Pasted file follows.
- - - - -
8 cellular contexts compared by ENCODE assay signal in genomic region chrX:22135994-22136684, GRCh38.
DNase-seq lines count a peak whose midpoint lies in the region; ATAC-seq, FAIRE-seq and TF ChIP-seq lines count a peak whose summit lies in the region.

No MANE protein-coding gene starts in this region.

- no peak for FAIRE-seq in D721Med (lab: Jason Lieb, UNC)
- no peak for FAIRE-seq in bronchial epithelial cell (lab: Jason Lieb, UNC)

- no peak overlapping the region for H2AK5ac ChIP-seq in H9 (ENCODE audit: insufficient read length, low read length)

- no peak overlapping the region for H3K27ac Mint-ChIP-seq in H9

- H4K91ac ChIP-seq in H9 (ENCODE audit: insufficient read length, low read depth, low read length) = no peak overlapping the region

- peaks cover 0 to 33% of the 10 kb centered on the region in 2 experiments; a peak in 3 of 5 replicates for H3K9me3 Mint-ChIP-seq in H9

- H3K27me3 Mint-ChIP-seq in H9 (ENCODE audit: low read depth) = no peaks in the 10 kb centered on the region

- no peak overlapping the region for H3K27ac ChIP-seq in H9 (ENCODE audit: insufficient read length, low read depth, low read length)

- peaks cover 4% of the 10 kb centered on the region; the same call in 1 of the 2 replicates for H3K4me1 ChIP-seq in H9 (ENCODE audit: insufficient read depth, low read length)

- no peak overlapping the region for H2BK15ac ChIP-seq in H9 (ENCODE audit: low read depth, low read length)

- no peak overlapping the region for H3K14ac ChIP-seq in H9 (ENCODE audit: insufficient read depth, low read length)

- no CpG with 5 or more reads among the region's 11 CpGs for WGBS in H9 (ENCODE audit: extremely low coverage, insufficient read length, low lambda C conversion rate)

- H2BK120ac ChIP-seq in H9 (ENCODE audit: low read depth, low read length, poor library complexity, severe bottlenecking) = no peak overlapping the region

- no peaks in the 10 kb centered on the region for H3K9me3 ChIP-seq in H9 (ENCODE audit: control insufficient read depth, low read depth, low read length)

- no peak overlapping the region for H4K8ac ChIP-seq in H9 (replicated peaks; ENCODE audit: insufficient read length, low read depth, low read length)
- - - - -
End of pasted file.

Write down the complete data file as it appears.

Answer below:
8 cellular contexts compared by ENCODE assay signal in genomic region chrX:22135994-22136684, GRCh38.
DNase-seq lines count a peak whose midpoint lies in the region; ATAC-seq, FAIRE-seq and TF ChIP-seq lines count a peak whose summit lies in the region.

No MANE protein-coding gene starts in this region.

- no peak for FAIRE-seq in D721Med (lab: Jason Lieb, UNC)
- no peak for FAIRE-seq in bronchial epithelial cell (lab: Jason Lieb, UNC)

- no peak overlapping the region for H2AK5ac ChIP-seq in H9 (ENCODE audit: insufficient read length, low read length)

- no peak overlapping the region for H3K27ac Mint-ChIP-seq in H9

- H4K91ac ChIP-seq in H9 (ENCODE audit: insufficient read length, low read depth, low read length) = no peak overlapping the region

- peaks cover 0 to 33% of the 10 kb centered on the region in 2 experiments; a peak in 3 of 5 replicates for H3K9me3 Mint-ChIP-seq in H9

- H3K27me3 Mint-ChIP-seq in H9 (ENCODE audit: low read depth) = no peaks in the 10 kb centered on the region

- no peak overlapping the region for H3K27ac ChIP-seq in H9 (ENCODE audit: insufficient read length, low read depth, low read length)

- peaks cover 4% of the 10 kb centered on the region; the same call in 1 of the 2 replicates for H3K4me1 ChIP-seq in H9 (ENCODE audit: insufficient read depth, low read length)

- no peak overlapping the region for H2BK15ac ChIP-seq in H9 (ENCODE audit: low read depth, low read length)

- no peak overlapping the region for H3K14ac ChIP-seq in H9 (ENCODE audit: insufficient read depth, low read length)

- no CpG with 5 or more reads among the region's 11 CpGs for WGBS in H9 (ENCODE audit: extremely low coverage, insufficient read length, low lambda C conversion rate)

- H2BK120ac ChIP-seq in H9 (ENCODE audit: low read depth, low read length, poor library complexity, severe bottlenecking) = no peak overlapping the region

- no peaks in the 10 kb centered on the region for H3K9me3 ChIP-seq in H9 (ENCODE audit: control insufficient read depth, low read depth, low read length)

- no peak overlapping the region for H4K8ac ChIP-seq in H9 (replicated peaks; ENCODE audit: insufficient read length, low read depth, low read length)